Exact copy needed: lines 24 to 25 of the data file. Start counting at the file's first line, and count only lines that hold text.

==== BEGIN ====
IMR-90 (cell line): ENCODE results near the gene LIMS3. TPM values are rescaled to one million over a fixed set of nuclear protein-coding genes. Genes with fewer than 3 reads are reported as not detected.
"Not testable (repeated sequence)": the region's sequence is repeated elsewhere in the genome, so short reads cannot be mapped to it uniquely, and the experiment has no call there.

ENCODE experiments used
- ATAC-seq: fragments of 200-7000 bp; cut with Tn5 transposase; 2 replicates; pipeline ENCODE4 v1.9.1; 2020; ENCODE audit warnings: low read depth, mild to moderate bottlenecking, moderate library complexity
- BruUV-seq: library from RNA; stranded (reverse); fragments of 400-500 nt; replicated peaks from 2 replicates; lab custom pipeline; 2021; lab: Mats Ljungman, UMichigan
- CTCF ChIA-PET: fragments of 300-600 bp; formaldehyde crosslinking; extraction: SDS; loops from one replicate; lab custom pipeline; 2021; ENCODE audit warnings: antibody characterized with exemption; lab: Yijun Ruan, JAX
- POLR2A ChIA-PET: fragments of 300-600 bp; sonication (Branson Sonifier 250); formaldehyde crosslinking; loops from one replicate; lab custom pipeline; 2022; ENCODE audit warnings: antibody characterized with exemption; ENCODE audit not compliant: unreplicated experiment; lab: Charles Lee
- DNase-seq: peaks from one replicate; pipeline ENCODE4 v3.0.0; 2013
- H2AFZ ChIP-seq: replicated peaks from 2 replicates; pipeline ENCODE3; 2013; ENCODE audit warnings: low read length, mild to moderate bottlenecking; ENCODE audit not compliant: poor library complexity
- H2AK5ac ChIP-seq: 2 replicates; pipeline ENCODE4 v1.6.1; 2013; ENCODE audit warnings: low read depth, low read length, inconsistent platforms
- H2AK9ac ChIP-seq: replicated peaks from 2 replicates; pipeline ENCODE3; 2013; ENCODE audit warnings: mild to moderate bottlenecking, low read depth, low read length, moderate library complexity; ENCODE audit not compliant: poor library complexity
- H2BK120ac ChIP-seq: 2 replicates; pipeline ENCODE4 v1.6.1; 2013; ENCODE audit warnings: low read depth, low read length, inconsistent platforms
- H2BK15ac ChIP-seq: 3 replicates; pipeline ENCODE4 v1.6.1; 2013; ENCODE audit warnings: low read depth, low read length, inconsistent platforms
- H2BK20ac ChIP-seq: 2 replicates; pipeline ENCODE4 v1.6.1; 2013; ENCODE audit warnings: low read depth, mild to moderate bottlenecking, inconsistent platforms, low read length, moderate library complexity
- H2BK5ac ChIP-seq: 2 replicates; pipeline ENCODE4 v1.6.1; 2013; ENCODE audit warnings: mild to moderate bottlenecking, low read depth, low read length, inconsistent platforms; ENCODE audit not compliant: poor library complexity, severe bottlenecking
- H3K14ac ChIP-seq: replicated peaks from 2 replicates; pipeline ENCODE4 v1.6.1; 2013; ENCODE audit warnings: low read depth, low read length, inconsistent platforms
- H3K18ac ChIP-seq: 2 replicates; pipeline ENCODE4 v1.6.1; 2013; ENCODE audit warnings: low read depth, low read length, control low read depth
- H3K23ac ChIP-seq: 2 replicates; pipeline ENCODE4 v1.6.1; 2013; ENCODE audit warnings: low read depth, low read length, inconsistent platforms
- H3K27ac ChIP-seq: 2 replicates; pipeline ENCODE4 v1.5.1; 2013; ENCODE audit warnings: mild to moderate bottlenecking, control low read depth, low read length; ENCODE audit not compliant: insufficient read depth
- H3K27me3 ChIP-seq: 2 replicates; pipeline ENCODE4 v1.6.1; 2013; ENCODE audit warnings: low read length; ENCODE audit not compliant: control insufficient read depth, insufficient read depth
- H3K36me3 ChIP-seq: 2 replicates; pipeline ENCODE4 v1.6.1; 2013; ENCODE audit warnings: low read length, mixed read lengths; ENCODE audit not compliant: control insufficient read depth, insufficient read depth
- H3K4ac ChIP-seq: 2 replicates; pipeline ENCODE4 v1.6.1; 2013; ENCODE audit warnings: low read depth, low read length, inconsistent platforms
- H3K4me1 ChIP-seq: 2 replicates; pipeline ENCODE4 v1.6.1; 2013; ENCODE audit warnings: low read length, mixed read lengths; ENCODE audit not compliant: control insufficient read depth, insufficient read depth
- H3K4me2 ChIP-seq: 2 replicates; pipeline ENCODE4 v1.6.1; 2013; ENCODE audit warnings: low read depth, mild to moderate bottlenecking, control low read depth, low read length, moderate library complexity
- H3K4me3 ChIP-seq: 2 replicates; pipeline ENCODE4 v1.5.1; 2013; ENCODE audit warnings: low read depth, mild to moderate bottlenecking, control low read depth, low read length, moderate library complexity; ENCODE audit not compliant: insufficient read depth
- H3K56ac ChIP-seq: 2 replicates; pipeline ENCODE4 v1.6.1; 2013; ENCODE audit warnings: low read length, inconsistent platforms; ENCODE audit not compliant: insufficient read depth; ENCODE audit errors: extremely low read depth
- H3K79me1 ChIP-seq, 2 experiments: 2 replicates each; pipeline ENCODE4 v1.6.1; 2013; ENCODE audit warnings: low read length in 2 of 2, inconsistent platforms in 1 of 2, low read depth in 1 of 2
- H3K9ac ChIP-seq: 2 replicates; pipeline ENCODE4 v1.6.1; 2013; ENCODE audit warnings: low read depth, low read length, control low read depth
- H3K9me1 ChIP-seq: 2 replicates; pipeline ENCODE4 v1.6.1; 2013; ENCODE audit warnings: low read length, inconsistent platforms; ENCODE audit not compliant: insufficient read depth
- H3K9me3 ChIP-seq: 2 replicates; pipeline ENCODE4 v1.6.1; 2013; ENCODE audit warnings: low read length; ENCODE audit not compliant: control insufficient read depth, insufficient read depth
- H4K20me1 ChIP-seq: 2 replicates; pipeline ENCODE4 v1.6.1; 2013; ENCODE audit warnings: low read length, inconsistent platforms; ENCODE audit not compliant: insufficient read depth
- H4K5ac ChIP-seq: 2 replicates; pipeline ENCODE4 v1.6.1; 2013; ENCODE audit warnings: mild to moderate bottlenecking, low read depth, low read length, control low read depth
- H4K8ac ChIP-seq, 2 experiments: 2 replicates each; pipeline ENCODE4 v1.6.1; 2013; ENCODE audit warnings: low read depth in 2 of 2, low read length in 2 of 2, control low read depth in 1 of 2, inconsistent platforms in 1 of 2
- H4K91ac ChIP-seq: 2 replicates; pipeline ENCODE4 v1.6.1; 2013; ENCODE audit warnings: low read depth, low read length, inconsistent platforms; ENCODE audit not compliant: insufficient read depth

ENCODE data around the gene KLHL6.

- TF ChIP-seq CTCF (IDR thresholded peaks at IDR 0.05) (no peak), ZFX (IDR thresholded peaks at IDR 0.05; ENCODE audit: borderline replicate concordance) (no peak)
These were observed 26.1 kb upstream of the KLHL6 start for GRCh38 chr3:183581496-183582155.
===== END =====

- H3K4me2 ChIP-seq: 2 replicates; pipeline ENCODE4 v1.6.1; 2013; ENCODE audit warnings: low read depth, mild to moderate bottlenecking, control low read depth, low read length, moderate library complexity
- H3K4me3 ChIP-seq: 2 replicates; pipeline ENCODE4 v1.5.1; 2013; ENCODE audit warnings: low read depth, mild to moderate bottlenecking, control low read depth, low read length, moderate library complexity; ENCODE audit not compliant: insufficient read depth